It takes time for the heat to build up in the atmosphere, carbon dioxide stays in the atmosphere for a long time and so there is a lag in the system, which means the effect of any changes will not be felt for decades. Put bluntly, we are headed for about another 0.5C of warming whatever we do. The global warming supertanker is, at present, still running on. Scientists say the only realistic way at present is to reduce greenhouse gas emissions. How to do that - and where - is a political hot potato as this will involve unpopular government action and just how unpopular will be shown at the successor to the Kyoto Protocol, The Copenhagen Climate change talks.

So what are the Kyoto protocol and the Copenhagen climate talks?

The world's only existing treaty to limit emissions, the Kyoto protocol, had very limited success, and expires in 2012. Politicians are working to develop a replacement that would include countries excluded from Kyoto, such as China, and those that refused to join, such as the US. The Kyoto agreement was continually watered down and was eventually known as ‘Kyoto Light’. From December 7, environment ministers and officials will meet in Copenhagen to agree out a successor to Kyoto. This two week event is the crucial opportunity to create an international agreement on meaningful cuts in emissions that will prevent the worst consequences of climate change. This event is the world wake up call.

Can renewable energy help?

Yes! We already have the vast majority of the technology we need to bring down emissions significantly. These include renewable energy sources such as windmills, geothermal and solar panels, as well as more efficient cars and power stations.

What about carbon trading?

The idea of Carbon Trading is that a country or a group of countries (i.e. the EU) agree a maximum emissions level and companies are then given, or must purchase Carbon Credits. If a company does not use their Carbon Credit to the full, by cutting down on their pollution, they can sell the unused Credits on the open market. This may sound good, but in the EU the number of permits issued was so high that the resale value was minimal and so there was no incentive for business to cut down on pollution.

What about carbon offsetting?

I regard this as an excuse not to change our behaviour. The idea that you can pollute by flying then remove the effect of the high level pollution by paying someone to plant a tree is Alice in Wonderland environmentalism! In addition this is, in the main, an unregulated market.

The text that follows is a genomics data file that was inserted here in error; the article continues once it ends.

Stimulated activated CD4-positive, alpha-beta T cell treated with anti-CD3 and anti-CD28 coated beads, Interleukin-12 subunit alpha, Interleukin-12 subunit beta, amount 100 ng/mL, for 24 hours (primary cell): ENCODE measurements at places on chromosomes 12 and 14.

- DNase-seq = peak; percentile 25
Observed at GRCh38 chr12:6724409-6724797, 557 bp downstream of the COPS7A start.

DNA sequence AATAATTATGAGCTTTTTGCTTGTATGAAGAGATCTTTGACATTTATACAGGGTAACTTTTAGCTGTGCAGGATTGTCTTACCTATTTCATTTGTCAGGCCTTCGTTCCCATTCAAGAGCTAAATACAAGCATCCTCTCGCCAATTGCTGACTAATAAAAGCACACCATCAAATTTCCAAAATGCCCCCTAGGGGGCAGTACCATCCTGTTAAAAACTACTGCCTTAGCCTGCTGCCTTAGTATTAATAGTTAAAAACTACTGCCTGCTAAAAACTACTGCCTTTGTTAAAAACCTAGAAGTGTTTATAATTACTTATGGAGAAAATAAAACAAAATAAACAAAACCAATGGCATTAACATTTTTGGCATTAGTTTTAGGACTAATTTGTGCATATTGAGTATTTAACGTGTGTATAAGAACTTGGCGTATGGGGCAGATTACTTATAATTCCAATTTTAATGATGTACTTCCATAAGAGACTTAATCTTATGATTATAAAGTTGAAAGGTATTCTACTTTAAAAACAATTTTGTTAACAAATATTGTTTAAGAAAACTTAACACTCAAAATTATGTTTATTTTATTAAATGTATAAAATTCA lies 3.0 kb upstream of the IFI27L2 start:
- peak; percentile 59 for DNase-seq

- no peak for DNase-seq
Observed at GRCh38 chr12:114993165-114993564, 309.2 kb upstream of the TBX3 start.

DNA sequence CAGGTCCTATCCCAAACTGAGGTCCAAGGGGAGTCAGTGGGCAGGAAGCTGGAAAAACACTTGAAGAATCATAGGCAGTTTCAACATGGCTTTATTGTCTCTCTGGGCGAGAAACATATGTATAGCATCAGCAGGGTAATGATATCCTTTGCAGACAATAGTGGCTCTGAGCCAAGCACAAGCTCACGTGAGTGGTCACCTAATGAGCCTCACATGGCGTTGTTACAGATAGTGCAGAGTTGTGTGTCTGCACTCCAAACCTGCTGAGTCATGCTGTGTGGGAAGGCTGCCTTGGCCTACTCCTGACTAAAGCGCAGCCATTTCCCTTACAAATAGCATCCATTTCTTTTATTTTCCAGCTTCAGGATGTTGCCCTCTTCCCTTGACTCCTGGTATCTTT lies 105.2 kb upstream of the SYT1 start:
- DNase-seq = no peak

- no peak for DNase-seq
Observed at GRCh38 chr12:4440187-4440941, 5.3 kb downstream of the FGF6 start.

What about storing the CO2 underground or blocking the sun?

One technology that would allow us to continue burning fossil fuels such as coal and oil without increasing CO2 levels in the atmosphere is carbon capture and storage (CCS). This involves extracting CO2 at power stations then pumping it underground. OK, this sounds good, but does not, at yet, exist other than in small scale testing situations, although to listen to UK government ministers you may assume that it is already in place. A more drastic approach is so-called geo-engineering. These are major technological fixes such as seeding clouds to bounce some of the sun's radiation back into space or stimulating the growth of algae in the oceans to soak up CO2. These are much more speculative, but John Holdren, Barack Obama's scientific adviser, is contemplating them.

What do the real experts say?

The leading UK scientists are at the Met Office, and you can find their Climate Change information HERE, the Climate Projection page will show you what your children/grandchildren will inherit from this generation. The leading US scientists are at NASA and you can find their information HERE, and while you look at the NASA site, run you curser over the 'Vital signs of the planet'at the top of the home page.

What can I do about it?

Act locally, think globally. Turn off lights when you are not in the room and use energy saving bulbs. Turn off standby appliances, insulate, buy local produce from local providers and local shops. If you are in the UK do you really need green beans from Kenya in January or strawberries from Egypt in March?

If at all possible, grow your own food, cut down on car mileage, cut down on plastic packaging, avoid ready meals and the associated manufacture, packaging, storage and transport environmental costs. Recycle, Repair, Reuse, and Respect God's amazing creation, because when He first made it, it was good.

Just those few items above will make a huge difference to the environment, both local and worldwide, to your pocket, and to your health.

PS. The next post will be about the multinational companies that finance climate change denial groups, misinformation adverts and greenwash...